Wiki Contributions


For language flashcards, you can have the front card be something like "Biblioteca" and the back card "Library [generated picture of a library]." This helps recall even though it's not part of the prompt-- it just seems to stick better in your memory.

The reason that the villagers didn't trust the boy that he didn't have a track record. One reason we don't trust people who are loudly proclaiming certain kinds of doom is that they don't have a track record of accurately predicting things (e.g. Heaven's Gate), and that's an inherently important aspect of the phenomenon this post is describing. If the child had accurately predicted wolves in the past, real world villagers would have paid attention to a 15% warning.

The post is suggesting that certain kinds of risks have low probability, and the predictors don't have a track record of success because it's impossible, but that they have other lines of evidence that can be used to justify their probability estimates. In the case of "nuclear war that hasn't happened despite the scares" the evidence is events like the Cuban missile crisis or Petrov Day. But in the parable, it isn't established that the child has good arguments to justify 5% or 15% wolf appearance rates.

It's very cool, especially as a side project. If I'd known it was created by someone here I would have been more careful about the tone of my comment.

I tried WriteHolo against an idea I had for a blog post and its recommendations were worse than useless. I think for non-fiction writing it's probably a non-starter. It couldn't even give me a concise summary of something readily available on Wikipedia (e.g. the availability heuristic), much less suggest creative connections that are at all coherent.

Yes, it is intended to be nonstandard, and underscores the misery of the world, as if to say they things have gotten so hopeless they can't even muster up the energy to add quotation marks.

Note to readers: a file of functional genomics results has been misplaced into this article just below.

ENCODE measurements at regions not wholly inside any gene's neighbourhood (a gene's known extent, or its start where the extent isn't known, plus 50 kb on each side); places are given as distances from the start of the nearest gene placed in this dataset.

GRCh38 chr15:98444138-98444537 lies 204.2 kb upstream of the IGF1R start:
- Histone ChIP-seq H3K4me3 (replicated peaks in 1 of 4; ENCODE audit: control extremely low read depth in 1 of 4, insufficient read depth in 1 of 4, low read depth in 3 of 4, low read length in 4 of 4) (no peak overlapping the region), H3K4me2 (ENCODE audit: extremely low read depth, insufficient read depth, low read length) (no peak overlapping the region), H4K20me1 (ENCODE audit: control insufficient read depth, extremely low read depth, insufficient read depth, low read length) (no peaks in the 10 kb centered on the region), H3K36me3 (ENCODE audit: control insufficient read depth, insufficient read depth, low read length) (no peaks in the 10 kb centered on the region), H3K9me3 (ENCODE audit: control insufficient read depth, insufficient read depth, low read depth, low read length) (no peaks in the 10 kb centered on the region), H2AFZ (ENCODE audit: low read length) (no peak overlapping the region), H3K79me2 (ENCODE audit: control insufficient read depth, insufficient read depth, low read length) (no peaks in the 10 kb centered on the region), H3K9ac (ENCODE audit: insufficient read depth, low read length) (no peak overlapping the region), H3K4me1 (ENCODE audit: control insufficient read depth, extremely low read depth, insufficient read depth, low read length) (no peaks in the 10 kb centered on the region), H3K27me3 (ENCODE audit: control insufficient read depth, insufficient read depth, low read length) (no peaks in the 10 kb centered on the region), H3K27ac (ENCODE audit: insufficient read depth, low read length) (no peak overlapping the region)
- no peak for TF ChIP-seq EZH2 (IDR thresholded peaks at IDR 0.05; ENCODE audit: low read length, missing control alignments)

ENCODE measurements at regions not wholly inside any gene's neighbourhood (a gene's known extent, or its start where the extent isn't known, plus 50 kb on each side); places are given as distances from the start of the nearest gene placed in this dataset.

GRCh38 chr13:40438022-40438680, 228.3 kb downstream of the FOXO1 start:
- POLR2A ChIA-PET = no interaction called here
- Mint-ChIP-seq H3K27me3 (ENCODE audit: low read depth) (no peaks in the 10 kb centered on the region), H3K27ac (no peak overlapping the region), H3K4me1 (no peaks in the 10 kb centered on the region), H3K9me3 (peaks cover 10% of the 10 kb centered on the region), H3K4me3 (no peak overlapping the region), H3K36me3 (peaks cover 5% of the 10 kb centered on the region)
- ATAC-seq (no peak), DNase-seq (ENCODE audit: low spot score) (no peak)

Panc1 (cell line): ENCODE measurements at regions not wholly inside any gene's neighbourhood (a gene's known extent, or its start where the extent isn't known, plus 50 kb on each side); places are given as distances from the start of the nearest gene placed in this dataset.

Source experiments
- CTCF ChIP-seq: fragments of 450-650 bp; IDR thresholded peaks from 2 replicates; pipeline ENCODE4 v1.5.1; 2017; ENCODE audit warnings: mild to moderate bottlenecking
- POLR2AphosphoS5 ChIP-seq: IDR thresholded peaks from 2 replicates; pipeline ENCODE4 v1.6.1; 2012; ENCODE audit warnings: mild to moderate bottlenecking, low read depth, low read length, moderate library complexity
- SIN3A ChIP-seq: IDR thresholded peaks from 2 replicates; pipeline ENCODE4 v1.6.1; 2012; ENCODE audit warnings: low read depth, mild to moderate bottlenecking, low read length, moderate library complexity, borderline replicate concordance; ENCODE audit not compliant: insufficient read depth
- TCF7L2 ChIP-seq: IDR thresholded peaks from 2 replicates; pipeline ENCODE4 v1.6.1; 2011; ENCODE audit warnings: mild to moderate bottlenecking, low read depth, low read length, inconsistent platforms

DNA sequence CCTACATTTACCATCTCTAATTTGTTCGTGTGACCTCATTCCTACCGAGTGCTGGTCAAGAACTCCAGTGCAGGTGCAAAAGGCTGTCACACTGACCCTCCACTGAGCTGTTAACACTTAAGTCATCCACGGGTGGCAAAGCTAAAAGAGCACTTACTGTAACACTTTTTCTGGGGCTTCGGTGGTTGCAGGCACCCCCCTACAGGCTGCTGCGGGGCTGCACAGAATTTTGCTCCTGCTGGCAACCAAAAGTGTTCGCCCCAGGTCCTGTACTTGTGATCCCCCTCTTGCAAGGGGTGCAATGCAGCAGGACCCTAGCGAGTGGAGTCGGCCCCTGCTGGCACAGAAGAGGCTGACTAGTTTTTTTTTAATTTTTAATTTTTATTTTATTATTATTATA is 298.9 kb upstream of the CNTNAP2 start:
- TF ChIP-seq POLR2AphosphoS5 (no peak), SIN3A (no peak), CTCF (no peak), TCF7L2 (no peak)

Cormac McCarthy successfully published a fiction book with no capitalization (and some reduction in other punctuation), The Road, to critical acclaim. Of course, it didn't lead to a groundswell of novels without capitalization.

Being seen as impeding work and being in the way of money making is the quickest way out of the position where you can affect decision making. Erecting prohibitions would do that.

Disagree. A lot of times management would put someone in the position of writing policy as a matter of pure delegation, in which case they'd want a sensible policy that constrains the business in line with that business' unique risks. Writing too lax of a policy is worse than writing one that has some restrictions that make sense in the context of what they are actually building. Writing good policy will put you in a better position to write policy in the future.

That said, policy about general AI when the company isn't going to build general AI is not good. It's better to focus on realistic scenarios.

I didn't notice the author, nor the tags. My thought when the article asked for a prediction was that they grew up in a Jainist community of some kind, although I realized that Jainists may not have their own television shows, and the probability of someone from LessWrong having grown up in a Jainist community is probably less likely than that they grew up in a cult of some kind. But cults are even less likely to have their own television shows, I surmised, at which point I decided the point about television shows was probably rhetorical. That's when I decided the entire thing might be rhetorical, so it wasn't actually worth making a prediction.

I learned a similar trick from an old LW post. You focus on the static in your visual field. If it starts to resolve into random seeming images, that is the beginning of hypnogagia, and if it starts to resolve into even more concrete imagery you are very close to sleep. Try to keep focusing on it, eventually you will fall asleep. This generally works for me.

P.S.: sometimes children do parrot their parents to an alarming degree, e.g., about political positions they couldn't possibly have the context to truly understand.

It's much better for children to parrot the political positions of their parents than to select randomly from the total space of political opinions. The vast majority of possible-political-opinion-space is unaligned.

Load More